Michelle L. O'Donoghue, MD, MPH


September 20, 2016

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Hi. This is Dr Michelle O'Donoghue, reporting for Medscape. For the first time in the past several years, I opted to not attend the ESC [European Society of Cardiology] Congress this year in Rome. Instead, I am recording this blog from the family vacation in the Greek Islands.

When I woke up this morning, I asked myself whether I regret not attending the conference this year. As a clinical trialist, I have to say that I really enjoy the opportunity to catch up with old friends at meetings and exchange ideas with people who I otherwise wouldn’t be able to see on a regular basis.

But when I think about the science, my motivation to attend scientific presentations has changed over the past several years. When I first started attending the conferences, I remember that there was an air of drama before presentations of late-breaking clinical trial sessions. In part that was because embargos for manuscripts typically were not lifted until after the presentation. Press releases also seemed to be less detailed back then about top-line results.

So when I was attending a late-breaking clinical trial session, there truly was an air of mystery as to trial results. I remember audience members gasping when results were first put up on slides. I feel like some of that mystery is lost now. Also, with the scientific sessions being so well covered by different organizations, like theheart.org | Medscape, I find it convenient to catch up on any missed science by reviewing the excellent reports on each session.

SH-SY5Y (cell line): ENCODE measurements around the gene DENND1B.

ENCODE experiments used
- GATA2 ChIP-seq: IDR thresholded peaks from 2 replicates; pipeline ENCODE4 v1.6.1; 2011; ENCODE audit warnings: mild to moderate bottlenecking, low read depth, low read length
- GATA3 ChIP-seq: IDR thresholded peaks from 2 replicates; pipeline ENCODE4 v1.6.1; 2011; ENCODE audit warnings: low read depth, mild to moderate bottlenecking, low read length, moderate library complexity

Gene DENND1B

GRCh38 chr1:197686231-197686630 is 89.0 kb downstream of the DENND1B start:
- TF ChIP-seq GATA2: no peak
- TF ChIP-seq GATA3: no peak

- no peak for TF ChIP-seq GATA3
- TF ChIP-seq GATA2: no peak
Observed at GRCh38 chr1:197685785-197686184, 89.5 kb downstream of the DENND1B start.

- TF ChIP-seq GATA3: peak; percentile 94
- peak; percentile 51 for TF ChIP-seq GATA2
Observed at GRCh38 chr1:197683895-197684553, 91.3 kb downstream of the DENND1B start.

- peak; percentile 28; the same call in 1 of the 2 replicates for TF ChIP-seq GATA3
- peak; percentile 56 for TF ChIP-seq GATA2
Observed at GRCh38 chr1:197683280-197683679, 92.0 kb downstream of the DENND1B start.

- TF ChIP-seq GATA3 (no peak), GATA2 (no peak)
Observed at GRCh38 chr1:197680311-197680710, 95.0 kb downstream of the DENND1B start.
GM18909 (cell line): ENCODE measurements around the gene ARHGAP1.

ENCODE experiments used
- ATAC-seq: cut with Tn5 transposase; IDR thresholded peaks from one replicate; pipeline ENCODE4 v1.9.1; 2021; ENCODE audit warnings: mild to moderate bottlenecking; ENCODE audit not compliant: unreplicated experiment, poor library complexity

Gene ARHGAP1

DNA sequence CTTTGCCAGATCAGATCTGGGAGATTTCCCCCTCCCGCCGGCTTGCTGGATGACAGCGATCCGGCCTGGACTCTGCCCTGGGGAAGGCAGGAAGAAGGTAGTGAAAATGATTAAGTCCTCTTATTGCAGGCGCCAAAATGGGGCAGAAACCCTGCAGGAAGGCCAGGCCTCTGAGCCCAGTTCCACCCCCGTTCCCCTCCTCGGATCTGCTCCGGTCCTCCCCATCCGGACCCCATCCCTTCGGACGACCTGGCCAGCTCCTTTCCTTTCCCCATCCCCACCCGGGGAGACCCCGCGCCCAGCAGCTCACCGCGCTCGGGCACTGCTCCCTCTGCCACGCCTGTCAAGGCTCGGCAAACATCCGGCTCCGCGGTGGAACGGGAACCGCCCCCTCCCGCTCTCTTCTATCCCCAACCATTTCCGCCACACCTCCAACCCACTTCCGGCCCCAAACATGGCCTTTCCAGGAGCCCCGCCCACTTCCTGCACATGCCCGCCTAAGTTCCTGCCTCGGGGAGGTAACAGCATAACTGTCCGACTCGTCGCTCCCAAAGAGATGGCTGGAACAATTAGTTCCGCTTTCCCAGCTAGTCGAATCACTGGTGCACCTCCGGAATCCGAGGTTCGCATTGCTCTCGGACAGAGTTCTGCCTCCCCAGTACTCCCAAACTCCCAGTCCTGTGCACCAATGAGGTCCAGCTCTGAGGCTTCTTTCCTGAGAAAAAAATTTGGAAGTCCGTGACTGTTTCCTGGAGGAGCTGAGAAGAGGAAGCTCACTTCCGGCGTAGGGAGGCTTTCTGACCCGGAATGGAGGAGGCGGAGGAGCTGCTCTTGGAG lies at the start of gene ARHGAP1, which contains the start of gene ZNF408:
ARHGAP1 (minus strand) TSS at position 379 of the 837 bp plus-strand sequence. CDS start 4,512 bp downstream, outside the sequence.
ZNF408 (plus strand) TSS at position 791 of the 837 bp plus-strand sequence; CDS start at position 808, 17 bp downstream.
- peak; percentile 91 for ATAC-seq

Even last year, when I was in Orlando for the AHA [American Heart Association] meeting, I appreciated the option of livestreaming the presentations remotely. I used some of that time in the gym while multitasking and catching up on scientific material as well.

The question I have is whether you still feel that the scientific meetings are as important to attend in person. And if not—if that's starting to slip for you—what would make it more relevant and make you motivated to attend? I think that a lot of these conferences are trying to catch up, so to speak, [by taking a] multimedia approach and [by hosting] different forums, such as debates and interactive audience participation, to make sure that everybody who attends the session is enjoying it as much as possible and gets the most out of it.

Let me know what you think. Are you attending the sessions? Do you feel like just checking the top-line summaries on theheart.org, where you're getting a lot of your updated news? I know that I'll attend more sessions in the future. But I have to say that, reporting from the Greek Islands, I am not currently missing the long taxi lines that I've heard about in Rome. This is Michelle O'Donoghue, reporting for theheart.org on Medscape.


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